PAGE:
In 2004, the Independent Sector Building Value Together initiative examined
and made recommendations about ways that foundations and nonprofit
organizations can work together to improve their practices to achieve
successful outcomes. Paul Brest, president and CEO of the Hewlett Foundation,
and Hilary Pennington, director of special initiatives at the Bill &
Melinda Gates Foundation and then a member of the IS board of directors, were
the co-chairs of the Building Value Together Steering Committee.
Guidelines for the Funding of Nonprofit Organizations
about the health and vitality of the nonprofit sector and about the
state of foundation-nonprofit relationships, the Independent Sector
Board of Directors has unanimously endorsed a statement calling on
funders and nonprofit organizations to adopt a reciprocal commitment to
working together constructively, to enhanced performance and to
on funders to opt for general operating support over project support
when feasible and when the goals of the two organizations are
- Encourages funders,
when providing project support, to pay “the fair proportion of
administrative and fundraising costs necessary to manage and sustain
whatever is required by the organization to run that particular
- Calls on nonprofit organizations to
engage in “top-notch performance... in strategic planning, financial
management, evaluation, development, and ultimate impact.”
statement was drafted by Paul Brest, president and CEO of the William
and Flora Hewlett Foundation, along with a working group of foundations
and nonprofit organizations in the fall of 2003. The full text of the
statement is below.
IS's endorsement of the statement is part of the Building Value Together
initiative that is designed to promote practices by both foundations
and nonprofit organizations that lead to enhanced results. A preference
for general operating support, where the organizational missions of the
foundation and the nonprofit organization are strongly aligned, and a
willingness to pay appropriate overhead costs when funding projects
will lead, in IS's view, to enhanced results for both parties.
Statement on Guidelines for the Funding of Nonprofit Organizations
can often achieve their strategic goals through core support for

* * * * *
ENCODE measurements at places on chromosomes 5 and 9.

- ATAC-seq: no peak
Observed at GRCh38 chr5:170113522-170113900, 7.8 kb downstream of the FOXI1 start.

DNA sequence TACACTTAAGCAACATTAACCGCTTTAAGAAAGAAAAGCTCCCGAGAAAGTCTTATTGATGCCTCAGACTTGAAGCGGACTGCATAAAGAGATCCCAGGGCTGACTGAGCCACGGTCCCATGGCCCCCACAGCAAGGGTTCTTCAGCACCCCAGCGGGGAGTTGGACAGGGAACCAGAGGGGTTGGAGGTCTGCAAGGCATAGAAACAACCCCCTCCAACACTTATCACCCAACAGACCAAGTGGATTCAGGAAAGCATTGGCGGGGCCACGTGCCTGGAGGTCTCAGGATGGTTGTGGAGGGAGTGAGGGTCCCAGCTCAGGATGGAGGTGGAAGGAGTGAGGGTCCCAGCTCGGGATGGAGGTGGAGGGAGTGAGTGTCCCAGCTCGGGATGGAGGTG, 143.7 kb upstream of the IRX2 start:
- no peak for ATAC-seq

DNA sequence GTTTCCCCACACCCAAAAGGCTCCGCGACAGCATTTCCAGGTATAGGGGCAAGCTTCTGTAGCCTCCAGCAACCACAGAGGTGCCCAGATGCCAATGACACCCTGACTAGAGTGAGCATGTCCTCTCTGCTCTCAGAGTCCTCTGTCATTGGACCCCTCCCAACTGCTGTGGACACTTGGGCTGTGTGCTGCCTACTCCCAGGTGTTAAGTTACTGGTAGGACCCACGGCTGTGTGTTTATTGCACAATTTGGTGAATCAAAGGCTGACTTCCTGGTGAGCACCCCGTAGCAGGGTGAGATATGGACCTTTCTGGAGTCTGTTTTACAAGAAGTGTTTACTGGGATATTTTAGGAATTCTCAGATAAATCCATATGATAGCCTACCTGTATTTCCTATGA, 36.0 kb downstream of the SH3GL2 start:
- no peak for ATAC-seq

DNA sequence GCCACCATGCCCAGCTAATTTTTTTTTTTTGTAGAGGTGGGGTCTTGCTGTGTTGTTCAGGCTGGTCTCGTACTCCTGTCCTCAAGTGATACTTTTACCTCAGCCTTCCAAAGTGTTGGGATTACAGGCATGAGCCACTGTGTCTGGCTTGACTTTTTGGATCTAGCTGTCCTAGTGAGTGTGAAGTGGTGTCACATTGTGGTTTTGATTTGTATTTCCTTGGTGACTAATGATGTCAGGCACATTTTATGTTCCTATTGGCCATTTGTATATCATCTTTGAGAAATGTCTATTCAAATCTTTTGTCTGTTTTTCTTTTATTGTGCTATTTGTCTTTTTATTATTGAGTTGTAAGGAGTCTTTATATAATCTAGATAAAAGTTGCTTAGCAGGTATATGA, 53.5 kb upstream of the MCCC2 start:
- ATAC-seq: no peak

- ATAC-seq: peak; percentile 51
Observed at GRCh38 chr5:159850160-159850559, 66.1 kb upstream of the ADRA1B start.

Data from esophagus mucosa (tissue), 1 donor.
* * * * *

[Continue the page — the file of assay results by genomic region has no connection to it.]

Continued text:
organizations whose goals are substantially aligned with their own.
Where appropriate and feasible, funders should prefer multi-year,
reliable core support to project support.
Core support, or general operating support, is funding directed to an organization's operations as a whole rather than to particular projects (project support).
If an organization has separate programs, departments, or divisions
(for example, schools within a university), support for a particular
program, or program support, is tantamount to core support.
Core support may be used not only for the delivery of services or other
activities directly in pursuit of the organization's mission, but also
for administrative and fundraising expenses (overhead).
predictable, and flexible support is the lifeblood of nonprofit
organizations. It provides the working capital that every organization
needs to carry out its mission and respond to new challenges and
opportunities. Core support is essential for the individual
organization's sustainability and for a vibrant, and pluralist
- The value of
reliable core support to high-performing organizations should not
prevent a funder from supporting new organizations entering the field.
Indeed, it is often in the funder's and the field's interests for
established organizations to compete for funding with newer ones.
should be responsive to the capitalization needs of organizations, and
to the forms of funding necessary to sustain them. Funders should not
assume that an organization will become self-sustaining or that others
will fund it after they have ceased supporting it. An “exit strategy”
with respect to organizations pursuing social change tends to make the
most sense when the social objective has been achieved, when other
funders or government agencies are prepared to carry on the work, when
the organization is performing poorly or the anticipated social return
on investment is low or declining. Where possible, a funder planning to
exit a high-performing organization should assist the organization in
obtaining funding following its exit.
funder can often achieve its strategic goals by providing core support
to nonprofit organizations. A funder can evaluate an organization much
as the organization evaluates its own success, and can evaluate the
organization's contribution to the funder's strategy.
funder interested in particular activities or programs of a
multi-program organization can generally achieve its aims through
general support for the organization as a whole or the program, coupled
with expectations and evaluation focused on those activities or
- In return for long-term,
multi-year support, funders can appropriately expect top-notch
performance from non-profit organizations in strategic planning,
financial management, evaluation, development, and ultimate impact.
requirements for proposal and reporting formats may subject an
organization to responding to inconsistent demands by multiple funders.
Therefore, a funder should take into account the size of its grant